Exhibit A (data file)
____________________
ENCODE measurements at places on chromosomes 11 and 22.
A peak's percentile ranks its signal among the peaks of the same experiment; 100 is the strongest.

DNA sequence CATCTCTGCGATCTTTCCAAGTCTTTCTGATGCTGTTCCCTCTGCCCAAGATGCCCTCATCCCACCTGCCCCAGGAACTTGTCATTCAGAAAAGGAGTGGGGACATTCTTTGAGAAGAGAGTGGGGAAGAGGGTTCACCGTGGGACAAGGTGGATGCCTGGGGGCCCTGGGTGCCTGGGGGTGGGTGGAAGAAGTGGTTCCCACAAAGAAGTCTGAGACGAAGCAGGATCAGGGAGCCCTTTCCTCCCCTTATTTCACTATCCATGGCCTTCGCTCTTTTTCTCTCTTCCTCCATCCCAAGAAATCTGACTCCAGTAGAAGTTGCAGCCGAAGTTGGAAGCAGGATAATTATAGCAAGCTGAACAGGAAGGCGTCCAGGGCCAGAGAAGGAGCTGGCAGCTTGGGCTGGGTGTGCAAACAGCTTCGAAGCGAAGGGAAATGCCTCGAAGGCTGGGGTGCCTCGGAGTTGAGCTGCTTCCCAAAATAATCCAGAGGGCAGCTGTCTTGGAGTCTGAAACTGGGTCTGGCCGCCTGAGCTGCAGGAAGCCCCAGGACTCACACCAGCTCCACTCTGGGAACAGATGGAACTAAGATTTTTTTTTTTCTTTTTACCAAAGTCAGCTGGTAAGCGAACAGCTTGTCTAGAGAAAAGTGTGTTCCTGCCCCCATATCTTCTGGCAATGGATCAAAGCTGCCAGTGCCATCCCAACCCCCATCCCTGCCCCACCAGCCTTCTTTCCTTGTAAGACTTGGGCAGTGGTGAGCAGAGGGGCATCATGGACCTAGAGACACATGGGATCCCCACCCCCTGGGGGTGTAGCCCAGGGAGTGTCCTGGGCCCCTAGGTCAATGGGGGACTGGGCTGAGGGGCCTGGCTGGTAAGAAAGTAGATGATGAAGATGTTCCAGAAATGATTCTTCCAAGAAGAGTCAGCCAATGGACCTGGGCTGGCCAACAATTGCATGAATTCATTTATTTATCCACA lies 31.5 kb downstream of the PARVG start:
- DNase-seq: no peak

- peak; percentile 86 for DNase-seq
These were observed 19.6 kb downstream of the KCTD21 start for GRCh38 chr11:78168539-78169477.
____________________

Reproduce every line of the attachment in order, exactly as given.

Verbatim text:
ENCODE measurements at places on chromosomes 11 and 22.
A peak's percentile ranks its signal among the peaks of the same experiment; 100 is the strongest.

DNA sequence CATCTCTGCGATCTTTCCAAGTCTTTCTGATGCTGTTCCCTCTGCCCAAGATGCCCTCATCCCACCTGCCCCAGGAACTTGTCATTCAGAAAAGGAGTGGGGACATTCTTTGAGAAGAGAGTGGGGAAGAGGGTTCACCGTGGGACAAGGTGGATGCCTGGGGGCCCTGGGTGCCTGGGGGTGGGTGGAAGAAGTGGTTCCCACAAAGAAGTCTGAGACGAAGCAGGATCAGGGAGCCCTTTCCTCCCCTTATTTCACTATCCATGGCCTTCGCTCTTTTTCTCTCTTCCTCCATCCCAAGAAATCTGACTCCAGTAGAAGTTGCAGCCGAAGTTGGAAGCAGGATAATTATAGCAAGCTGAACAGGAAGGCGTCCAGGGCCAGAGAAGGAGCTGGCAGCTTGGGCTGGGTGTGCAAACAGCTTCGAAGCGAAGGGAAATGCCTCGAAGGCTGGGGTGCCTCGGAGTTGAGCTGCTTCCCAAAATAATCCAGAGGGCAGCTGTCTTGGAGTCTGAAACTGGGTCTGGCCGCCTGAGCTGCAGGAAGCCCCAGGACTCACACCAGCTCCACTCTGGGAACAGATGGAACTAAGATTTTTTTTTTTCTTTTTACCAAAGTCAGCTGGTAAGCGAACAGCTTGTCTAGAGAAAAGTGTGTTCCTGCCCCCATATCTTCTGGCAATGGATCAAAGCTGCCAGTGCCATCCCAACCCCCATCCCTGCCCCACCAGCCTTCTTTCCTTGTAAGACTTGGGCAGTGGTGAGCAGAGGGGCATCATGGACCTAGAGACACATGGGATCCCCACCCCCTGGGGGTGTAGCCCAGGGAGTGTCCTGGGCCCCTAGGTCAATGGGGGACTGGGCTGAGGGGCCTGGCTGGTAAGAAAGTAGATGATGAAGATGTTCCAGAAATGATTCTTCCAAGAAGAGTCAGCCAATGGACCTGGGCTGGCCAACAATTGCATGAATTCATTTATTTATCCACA lies 31.5 kb downstream of the PARVG start:
- DNase-seq: no peak

- peak; percentile 86 for DNase-seq
These were observed 19.6 kb downstream of the KCTD21 start for GRCh38 chr11:78168539-78169477.